Delivering Malaria Meds Using Coca Cola Supply Chains?
Though the details were hazy at first, over time, I’ve come to understand what my employers are trying to do.
In Africa, health care is a premium. What health care is offered is often difficult to access. When accessible, medicinal supplies are limited, stock outs are common, delivery ineffective and, user fees prevent the poorest of households from obtaining affordable medications.
Coca Cola on the other hand is ubiquitous. I may not be able to buy anti-malarials, get on ARTs or even a decent meal, but I can get a bottle of Coke for an affordable price just about anywhere in all of Sub-Saharan Africa, even in conflict ridden corners of the DRC. Better yet, at least for me, this is the old Coke made from cane sugar, not the new, artificial kind we get in the US.
Some folks (who pay me money to do stuff) ask the obvious question: if the multi-national Coca Cola company can get soft drinks in every corner of the globe, why can’t we effectively deliver badly needed medicines to the same people?
My colleagues then examined the nature of private supply chains that deliver Coca Cola and contrasted them with current methods of pharmaceutical delivery. Private supply chains which deliver things like Coca Cola, beer, soap, shampoo and cel phone cards are incredibly efficient.
Soft drink manufacturers, ship concentrates (to protect intellectual property) into developing countries directly to factories which bottle and prepare stocks for delivery. Stocks are then sent by truck to smaller distributors where trucks are able to pass. Distributors then sell to even smaller distributors who deliver stocks to small shops by vehicle, bicycle, or cattle driven cart, delivering to areas inaccessible due to poor roads, seasonal rains or regional insecurity. Every step of the chain is accountable to the link above it, stocks are paid for on delivery and open competition for delivery routes keeps everybody honest. Empty bottles are then returned along the same supply chain for further bottling, saving resources and keeping costs low.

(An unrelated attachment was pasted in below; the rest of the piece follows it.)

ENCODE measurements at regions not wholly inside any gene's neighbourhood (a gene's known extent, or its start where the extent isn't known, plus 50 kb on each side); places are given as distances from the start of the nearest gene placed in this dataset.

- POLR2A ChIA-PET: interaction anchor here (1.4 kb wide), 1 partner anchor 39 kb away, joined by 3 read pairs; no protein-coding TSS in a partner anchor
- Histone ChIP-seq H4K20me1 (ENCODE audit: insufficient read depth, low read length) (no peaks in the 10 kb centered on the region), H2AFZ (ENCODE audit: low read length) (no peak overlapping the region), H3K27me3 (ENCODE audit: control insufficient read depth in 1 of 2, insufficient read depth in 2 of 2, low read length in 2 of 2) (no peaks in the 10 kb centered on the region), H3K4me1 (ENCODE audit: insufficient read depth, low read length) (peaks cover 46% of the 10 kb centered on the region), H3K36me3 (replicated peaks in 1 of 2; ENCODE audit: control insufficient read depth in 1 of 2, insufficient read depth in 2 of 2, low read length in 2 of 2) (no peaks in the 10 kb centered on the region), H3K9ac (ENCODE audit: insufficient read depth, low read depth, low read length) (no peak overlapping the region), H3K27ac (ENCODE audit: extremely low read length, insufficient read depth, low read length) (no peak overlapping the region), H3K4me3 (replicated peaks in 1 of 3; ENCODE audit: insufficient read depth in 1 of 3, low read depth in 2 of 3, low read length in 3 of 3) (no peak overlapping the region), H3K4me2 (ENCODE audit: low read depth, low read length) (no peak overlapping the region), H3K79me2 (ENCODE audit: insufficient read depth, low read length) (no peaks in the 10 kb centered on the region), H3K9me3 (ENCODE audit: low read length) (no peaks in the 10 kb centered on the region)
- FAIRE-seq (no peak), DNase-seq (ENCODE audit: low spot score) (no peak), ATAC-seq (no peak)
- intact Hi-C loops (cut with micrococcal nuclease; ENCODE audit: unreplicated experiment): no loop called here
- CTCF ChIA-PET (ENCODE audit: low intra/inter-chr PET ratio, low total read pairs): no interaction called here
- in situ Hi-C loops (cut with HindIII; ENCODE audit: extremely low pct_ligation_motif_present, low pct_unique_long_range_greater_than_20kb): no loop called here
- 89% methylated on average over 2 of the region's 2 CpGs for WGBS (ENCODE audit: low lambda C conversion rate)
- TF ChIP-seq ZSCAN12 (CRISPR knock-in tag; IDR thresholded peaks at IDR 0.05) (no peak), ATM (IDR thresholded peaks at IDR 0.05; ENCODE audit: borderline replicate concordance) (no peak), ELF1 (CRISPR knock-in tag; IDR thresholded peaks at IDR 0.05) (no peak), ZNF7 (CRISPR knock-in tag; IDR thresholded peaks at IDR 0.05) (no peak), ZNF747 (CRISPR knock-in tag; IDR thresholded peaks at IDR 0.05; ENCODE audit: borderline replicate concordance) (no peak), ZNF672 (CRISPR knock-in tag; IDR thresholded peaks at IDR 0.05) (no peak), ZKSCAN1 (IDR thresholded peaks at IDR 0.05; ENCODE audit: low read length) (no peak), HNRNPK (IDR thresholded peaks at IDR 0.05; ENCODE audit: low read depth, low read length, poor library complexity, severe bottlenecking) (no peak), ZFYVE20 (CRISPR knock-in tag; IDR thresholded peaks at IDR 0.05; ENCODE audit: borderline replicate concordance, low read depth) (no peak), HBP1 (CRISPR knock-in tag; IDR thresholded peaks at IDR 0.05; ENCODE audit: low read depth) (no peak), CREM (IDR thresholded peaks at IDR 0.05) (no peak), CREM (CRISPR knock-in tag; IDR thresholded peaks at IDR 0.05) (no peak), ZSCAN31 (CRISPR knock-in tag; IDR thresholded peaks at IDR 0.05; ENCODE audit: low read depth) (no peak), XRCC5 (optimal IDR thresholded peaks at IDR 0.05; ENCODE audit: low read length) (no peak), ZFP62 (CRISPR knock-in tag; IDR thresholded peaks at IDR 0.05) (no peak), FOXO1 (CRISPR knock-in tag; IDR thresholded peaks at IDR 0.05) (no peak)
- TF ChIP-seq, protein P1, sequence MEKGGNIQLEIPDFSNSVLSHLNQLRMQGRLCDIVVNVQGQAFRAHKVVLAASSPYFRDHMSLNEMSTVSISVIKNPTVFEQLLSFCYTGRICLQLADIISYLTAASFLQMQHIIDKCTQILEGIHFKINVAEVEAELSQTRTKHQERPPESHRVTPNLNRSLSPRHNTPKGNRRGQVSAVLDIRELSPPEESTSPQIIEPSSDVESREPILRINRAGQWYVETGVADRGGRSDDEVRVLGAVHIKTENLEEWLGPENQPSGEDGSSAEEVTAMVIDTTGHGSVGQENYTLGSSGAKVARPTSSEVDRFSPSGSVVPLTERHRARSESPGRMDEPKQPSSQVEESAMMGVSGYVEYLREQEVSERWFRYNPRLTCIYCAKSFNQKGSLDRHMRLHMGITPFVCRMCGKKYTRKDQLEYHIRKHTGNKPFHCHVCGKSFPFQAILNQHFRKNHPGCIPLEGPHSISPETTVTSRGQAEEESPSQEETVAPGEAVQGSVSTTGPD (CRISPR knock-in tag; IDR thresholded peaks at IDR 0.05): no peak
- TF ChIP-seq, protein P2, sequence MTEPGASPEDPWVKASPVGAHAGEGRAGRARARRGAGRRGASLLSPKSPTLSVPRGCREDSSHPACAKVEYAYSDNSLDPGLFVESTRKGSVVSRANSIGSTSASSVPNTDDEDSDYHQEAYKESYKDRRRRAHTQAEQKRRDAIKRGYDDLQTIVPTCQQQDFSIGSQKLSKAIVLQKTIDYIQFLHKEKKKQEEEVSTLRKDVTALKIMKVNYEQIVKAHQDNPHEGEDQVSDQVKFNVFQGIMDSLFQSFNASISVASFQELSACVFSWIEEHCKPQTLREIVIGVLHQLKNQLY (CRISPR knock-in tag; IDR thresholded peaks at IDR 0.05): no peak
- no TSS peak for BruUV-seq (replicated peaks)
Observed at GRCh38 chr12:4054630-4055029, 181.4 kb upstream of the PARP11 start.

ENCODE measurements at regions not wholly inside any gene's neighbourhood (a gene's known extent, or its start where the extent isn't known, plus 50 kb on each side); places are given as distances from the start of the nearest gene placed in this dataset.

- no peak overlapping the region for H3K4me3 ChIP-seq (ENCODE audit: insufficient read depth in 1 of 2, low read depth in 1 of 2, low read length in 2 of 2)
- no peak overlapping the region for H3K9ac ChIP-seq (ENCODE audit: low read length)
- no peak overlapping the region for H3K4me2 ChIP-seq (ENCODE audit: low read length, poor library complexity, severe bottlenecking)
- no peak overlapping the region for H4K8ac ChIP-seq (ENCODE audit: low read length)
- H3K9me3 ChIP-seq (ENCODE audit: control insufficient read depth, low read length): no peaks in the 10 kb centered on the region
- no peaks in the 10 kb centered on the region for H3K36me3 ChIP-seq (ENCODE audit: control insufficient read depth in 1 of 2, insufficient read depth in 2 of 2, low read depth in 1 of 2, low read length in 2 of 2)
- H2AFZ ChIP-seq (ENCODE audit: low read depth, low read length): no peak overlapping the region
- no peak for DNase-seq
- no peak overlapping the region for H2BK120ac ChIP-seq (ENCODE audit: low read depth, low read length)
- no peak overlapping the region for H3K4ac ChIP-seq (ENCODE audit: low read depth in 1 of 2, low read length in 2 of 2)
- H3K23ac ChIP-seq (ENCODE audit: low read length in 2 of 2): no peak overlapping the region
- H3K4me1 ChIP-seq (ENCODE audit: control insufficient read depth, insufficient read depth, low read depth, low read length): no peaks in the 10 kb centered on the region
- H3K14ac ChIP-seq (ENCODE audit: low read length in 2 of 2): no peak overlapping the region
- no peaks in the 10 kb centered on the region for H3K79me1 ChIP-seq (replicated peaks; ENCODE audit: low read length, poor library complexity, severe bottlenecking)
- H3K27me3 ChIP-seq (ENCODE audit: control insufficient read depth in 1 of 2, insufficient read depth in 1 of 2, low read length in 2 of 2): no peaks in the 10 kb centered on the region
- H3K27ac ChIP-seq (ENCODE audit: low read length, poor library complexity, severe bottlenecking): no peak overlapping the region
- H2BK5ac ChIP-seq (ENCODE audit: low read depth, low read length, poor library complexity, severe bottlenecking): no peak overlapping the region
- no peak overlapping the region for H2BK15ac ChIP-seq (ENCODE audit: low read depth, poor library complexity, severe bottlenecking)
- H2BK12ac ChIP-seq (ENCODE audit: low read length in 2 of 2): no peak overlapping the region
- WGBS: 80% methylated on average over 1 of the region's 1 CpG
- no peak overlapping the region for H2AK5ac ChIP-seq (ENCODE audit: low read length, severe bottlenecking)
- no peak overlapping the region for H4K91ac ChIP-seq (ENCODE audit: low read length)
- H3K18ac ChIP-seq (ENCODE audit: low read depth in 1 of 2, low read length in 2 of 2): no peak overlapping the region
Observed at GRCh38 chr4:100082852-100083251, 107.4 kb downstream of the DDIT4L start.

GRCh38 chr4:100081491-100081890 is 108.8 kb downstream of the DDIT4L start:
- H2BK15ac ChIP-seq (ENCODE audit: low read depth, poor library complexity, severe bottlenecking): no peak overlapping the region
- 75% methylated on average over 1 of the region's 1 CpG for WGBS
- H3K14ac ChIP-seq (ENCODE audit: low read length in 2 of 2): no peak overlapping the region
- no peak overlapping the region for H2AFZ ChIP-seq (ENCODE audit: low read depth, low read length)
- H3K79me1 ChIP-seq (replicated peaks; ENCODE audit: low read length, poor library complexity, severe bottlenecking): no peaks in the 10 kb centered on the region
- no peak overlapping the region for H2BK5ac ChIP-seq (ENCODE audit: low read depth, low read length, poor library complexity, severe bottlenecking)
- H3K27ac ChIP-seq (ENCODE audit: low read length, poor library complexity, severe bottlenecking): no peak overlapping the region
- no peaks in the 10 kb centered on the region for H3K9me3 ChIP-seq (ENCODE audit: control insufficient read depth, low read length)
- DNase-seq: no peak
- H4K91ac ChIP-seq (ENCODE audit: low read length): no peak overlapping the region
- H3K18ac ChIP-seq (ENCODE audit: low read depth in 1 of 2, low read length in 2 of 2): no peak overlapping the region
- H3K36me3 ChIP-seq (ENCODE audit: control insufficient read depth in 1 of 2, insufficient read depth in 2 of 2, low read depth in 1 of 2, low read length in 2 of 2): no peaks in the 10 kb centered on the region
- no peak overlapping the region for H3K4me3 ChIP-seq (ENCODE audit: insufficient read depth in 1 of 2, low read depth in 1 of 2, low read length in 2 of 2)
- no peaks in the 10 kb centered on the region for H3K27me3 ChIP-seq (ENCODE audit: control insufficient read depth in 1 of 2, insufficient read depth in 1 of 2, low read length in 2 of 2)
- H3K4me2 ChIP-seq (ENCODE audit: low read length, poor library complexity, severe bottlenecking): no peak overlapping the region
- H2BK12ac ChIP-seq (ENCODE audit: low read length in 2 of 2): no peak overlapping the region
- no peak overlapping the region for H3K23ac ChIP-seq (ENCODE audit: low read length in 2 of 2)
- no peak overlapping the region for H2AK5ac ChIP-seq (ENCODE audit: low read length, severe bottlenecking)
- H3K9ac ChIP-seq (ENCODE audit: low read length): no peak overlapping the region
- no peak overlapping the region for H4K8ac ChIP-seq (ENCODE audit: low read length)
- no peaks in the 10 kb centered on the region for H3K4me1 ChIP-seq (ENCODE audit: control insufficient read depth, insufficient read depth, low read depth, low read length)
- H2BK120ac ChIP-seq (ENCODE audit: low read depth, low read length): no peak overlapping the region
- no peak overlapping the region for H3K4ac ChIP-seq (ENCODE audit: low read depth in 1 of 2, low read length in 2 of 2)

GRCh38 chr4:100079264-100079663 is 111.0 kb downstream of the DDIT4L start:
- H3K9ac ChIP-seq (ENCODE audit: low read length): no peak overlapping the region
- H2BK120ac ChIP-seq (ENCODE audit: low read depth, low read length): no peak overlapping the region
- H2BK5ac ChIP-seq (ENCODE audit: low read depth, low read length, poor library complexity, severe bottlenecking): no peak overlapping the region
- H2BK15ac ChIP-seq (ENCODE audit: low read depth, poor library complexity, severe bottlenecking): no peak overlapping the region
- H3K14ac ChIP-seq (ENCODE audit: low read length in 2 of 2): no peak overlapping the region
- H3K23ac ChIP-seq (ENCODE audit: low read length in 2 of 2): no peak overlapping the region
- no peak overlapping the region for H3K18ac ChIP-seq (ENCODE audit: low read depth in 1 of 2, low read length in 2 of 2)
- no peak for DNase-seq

It’s brilliant, really. It keeps people employed, sales generate cash that goes into communities and insures that small shops are open which can sell other types of consumer goods.
Medicines, on the other hand, are distributed through state run warehousers, which then deliver to district level storage facilities, which then are responsible for delivery to smaller clinics and dispensaries. The trouble is that 1) points of distribution are few and often inaccessible for people in rural areas 2) delivery methods often rely on vehicles which can’t pass through many of the most needy of areas, and 3) deep state control prevents competition amongst distributors and fosters corruption and a lack of accountability.
To encourage this distribution model, policy makers have begun subsidizing ACTs (an effective anti-malarial medication) to bring prices to a level where small corner shops can afford them. They are then sold to local wholesalers, who distribute the meds using the same model as that of Coca Cola, penetrating previously unreachable areas. The model works through low cost and the utilization of informal networks of delivery.
Of course, my politics tell me that bolstering an unregulated private market in essential drugs only undermines the overall quality of public health delivery. Indeed problems do exist and the program is not without its critics, but to deny that the role of private markets is essential to health delivery is short sighted and idealistic. In this case, even given potential problems and implications, the benefits far outweigh the costs.